St. John's Wort Extract
Common Name: St. John’s Wort
Latin Name: Hypericum perforatum
I feel a special connection to this herb and I’m somewhat protective of it. There are certain herbs that seem to sound the alarm bells in people, and St. John's wort is one of them. I have gotten many angry emails over the years as to how dare I use this herb in our products especially in our baby care, as it will not cause photo-sensitivity or possibly depression?
Granted there are cautions to be considered when taking St. John's wort internally, that I will touch on later in this blog, but few know the amazing topical benefits this plant offers for inflammation, nerve pain, burns, wound healing and bruising.
St. John's wort can be found growing all over the Northern hemisphere in meadows and fields. I’ve started to propagate it in my own garden as the Ontario government has been eradicating it over the past two decades, hence, it is quite challenging to find currently in the wild.
I have fond memories of spending summer hours in fields picking the fresh blooms to extract the precious red oil that is so valued for topical treatments.
Parts Used: Aerial parts
Hypericin, hyperforin, pseudohupericin, procyanidins, tannins, flavonoids.
Anti-inflammatory, astringent, vulnerary, sedative, anti-bacterial.
St. John's wort is most well known for treating depression and anxiety with numerous studies having been conducted. It is very effective for treating mild depression, anxiety, stress, tension, nerve damage, and seasonal affective disorder (SAD) . While St. John's wort is effective therapy for depression, it should not be used for severe depression and as such does not act as a drug. Like many herbs, it needs to be used over a period of time for full effect.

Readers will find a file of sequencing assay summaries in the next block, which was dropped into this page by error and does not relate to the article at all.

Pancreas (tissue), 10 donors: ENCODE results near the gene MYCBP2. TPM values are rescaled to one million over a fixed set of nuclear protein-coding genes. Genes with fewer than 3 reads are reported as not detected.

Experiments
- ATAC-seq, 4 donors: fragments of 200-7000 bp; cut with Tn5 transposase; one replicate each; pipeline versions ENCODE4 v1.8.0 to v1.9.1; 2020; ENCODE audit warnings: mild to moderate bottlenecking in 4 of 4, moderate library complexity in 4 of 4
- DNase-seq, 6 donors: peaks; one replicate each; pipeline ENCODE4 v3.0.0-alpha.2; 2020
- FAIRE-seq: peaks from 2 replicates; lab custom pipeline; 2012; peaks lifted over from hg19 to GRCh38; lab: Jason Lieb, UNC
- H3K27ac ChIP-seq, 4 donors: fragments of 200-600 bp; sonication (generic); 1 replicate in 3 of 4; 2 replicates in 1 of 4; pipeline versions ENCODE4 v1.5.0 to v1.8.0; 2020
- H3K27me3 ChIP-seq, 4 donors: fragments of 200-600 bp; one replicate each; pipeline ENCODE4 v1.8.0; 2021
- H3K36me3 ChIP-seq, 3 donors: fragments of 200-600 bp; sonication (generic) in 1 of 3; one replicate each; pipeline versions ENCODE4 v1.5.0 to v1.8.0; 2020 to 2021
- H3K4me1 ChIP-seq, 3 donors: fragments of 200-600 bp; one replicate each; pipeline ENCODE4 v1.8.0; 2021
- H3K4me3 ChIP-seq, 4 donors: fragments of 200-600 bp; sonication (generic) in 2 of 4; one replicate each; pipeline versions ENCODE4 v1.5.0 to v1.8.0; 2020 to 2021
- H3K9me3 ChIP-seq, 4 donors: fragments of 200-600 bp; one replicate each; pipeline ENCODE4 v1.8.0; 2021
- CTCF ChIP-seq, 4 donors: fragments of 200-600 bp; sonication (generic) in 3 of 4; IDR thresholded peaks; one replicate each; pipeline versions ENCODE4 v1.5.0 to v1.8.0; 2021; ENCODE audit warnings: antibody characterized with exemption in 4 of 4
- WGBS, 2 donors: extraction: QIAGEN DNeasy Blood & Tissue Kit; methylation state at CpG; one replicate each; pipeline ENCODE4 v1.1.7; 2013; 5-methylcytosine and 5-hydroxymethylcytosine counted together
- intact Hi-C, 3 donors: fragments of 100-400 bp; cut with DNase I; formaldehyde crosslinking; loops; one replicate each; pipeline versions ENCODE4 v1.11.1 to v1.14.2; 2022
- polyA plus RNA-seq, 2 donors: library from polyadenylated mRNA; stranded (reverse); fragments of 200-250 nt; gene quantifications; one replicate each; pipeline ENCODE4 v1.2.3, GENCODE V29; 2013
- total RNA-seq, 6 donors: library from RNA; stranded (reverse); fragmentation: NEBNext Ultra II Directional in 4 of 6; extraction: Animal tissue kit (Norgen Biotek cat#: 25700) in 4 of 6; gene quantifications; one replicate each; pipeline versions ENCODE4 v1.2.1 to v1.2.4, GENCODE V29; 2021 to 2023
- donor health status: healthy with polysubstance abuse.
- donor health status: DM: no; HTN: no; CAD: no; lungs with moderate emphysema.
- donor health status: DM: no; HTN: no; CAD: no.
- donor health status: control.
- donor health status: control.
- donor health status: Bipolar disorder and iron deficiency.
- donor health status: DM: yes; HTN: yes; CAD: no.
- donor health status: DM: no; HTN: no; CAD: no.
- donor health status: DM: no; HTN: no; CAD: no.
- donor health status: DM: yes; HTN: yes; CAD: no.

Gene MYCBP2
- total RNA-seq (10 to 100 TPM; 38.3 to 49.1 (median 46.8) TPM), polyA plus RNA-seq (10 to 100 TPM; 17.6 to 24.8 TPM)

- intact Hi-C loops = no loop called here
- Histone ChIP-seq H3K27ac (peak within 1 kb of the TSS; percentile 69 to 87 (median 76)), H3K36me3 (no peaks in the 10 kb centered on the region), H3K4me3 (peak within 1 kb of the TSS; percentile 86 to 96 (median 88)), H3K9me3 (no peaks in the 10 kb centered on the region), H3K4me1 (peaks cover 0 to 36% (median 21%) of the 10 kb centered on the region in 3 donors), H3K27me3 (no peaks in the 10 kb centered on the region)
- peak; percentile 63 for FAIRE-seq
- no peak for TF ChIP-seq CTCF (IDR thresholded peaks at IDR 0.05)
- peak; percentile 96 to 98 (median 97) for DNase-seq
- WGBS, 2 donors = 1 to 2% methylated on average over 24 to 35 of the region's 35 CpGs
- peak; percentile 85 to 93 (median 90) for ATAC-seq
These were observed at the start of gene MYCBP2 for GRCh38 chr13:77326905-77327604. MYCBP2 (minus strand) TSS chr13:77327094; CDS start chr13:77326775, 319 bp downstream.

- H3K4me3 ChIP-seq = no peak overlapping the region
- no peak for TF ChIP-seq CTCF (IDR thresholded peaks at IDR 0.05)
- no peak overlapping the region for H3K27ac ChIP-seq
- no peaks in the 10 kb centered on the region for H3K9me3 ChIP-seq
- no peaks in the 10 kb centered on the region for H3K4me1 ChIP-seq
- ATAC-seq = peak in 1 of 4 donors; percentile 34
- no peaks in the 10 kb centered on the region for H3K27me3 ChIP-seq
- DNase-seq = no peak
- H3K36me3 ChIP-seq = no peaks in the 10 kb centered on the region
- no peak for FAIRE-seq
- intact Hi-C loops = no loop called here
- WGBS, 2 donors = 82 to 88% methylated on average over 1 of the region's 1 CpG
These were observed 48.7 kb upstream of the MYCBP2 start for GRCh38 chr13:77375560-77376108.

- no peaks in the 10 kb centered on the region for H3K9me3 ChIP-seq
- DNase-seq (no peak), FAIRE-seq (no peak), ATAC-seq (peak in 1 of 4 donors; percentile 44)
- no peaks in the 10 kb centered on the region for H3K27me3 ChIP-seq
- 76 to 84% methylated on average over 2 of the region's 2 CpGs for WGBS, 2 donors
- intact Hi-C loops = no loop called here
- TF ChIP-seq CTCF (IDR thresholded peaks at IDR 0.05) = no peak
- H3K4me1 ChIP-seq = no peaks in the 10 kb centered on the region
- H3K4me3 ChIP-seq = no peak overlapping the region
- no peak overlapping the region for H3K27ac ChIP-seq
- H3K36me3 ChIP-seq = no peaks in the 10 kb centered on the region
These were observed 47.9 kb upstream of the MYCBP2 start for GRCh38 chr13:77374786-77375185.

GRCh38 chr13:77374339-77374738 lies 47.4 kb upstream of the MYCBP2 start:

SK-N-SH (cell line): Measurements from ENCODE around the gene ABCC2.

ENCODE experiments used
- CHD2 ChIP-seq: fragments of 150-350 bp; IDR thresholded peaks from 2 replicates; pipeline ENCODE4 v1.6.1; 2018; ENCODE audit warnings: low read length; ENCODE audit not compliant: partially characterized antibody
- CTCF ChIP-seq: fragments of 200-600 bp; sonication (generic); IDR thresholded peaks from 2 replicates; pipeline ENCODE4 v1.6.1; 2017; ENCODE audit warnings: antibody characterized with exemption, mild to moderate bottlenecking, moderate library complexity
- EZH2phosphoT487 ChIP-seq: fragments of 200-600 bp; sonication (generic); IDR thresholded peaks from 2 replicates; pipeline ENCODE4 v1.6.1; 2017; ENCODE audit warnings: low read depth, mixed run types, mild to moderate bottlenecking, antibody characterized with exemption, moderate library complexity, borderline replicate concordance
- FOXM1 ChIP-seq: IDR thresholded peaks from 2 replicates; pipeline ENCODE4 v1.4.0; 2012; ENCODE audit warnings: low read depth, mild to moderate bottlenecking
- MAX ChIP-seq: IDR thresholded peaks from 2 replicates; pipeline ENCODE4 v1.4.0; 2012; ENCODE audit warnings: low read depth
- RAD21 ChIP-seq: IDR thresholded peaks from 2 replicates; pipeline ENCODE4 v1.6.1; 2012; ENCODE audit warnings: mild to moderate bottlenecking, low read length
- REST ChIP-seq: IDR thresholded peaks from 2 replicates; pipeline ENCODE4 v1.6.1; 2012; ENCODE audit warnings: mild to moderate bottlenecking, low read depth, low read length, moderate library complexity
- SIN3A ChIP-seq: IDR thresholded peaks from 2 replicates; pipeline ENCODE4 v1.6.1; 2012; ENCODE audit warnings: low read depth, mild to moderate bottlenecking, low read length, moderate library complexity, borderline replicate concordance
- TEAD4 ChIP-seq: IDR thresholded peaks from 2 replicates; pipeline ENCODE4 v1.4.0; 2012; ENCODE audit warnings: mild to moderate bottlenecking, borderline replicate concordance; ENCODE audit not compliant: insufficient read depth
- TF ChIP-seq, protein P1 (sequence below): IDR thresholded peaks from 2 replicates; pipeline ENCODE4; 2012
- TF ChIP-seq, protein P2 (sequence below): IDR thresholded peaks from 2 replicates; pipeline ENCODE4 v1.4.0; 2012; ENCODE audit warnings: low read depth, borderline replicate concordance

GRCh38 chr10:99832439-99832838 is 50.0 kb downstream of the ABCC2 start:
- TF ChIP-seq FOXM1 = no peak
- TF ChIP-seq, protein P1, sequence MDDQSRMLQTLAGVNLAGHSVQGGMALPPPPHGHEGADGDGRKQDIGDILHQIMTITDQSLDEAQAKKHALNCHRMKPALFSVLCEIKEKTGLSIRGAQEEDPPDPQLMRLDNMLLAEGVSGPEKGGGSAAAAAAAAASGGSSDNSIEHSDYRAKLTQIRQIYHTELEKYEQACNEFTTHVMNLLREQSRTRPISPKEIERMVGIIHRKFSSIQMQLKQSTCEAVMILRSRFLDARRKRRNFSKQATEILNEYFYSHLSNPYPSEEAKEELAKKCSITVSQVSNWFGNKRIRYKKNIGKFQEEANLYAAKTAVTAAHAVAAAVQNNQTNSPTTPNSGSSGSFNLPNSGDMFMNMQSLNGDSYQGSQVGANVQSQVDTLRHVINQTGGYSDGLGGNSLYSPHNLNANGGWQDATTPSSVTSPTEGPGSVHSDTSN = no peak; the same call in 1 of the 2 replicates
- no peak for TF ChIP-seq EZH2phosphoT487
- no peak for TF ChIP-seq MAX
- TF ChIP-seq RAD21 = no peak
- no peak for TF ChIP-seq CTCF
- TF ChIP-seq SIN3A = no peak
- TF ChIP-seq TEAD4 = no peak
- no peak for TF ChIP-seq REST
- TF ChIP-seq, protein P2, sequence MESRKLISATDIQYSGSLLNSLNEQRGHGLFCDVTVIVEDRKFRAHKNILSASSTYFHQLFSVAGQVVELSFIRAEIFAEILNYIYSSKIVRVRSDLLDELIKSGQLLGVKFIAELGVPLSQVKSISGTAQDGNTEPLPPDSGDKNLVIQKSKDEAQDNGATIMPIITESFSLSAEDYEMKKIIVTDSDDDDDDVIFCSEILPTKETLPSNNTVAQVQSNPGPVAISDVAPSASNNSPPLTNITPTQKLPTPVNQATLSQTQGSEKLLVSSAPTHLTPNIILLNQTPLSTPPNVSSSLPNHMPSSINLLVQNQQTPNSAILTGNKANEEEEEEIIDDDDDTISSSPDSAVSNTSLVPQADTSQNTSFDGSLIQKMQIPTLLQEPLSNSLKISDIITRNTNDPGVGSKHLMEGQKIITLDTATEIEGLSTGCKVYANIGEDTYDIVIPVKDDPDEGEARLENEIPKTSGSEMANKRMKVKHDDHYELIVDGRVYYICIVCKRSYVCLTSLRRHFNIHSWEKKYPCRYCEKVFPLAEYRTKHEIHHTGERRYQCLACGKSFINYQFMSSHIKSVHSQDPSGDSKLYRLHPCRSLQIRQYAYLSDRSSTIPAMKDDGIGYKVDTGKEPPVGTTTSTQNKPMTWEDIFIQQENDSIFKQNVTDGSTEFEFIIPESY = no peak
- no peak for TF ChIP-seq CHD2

Hypericin, one of the herb's active constituents, increases the metabolism of serotonin and melatonin which aid the body’s ability to receive and store light. Hyperforin another important constituent contributes to emotional stability by slowing the uptake of feel-good neurotransmitters such as dopamine, serotonin and noradrenaline.
Both internally or externally, St. John's wort has marked anti-bacterial, antiviral, and anti-inflammatory properties which make it helpful for treating bacterial and viral infections such as shingles and herpes. I have found it also helpful in conditions such as restless legs and neuropathy as it has been primarily valued as a treatment for damage to the nerve endings.
The rich red oil made from the bright yellow flowers is simply one of the best remedies for trauma to the skin, applied topically to soothe and heal bruises, sprains, burns and injuries of all kinds. It not only relieves pain but also promotes tissue repair and speeds recovery. The oil is especially useful for the healing of sunburn.
Taken internally St. John's wort has a sedative and pain reducing effect which gives it a place in the treatment of anxiety, tension and be helpful for menopause and PMS where anxiety and irritability are associated.
St. John's wort has a rich and colorful history. From the time of the ancient Greeks down through the Middle Ages, the herb was considered to be imbued with magical powers and was used to ward off evil and protect against illness.
Cautions: St. John's wort can cause photo-sensitivity (sensitivity to the sun) in some people, however, externally it is particularly good for burns and often used in sunscreens to protect against sun damage. Although it is beneficial for depression it should not be taken for severe depression or during pregnancy. Lastly, St. John's wort may react with certain medications so it's good to check with your doctor to see if it is contraindicated.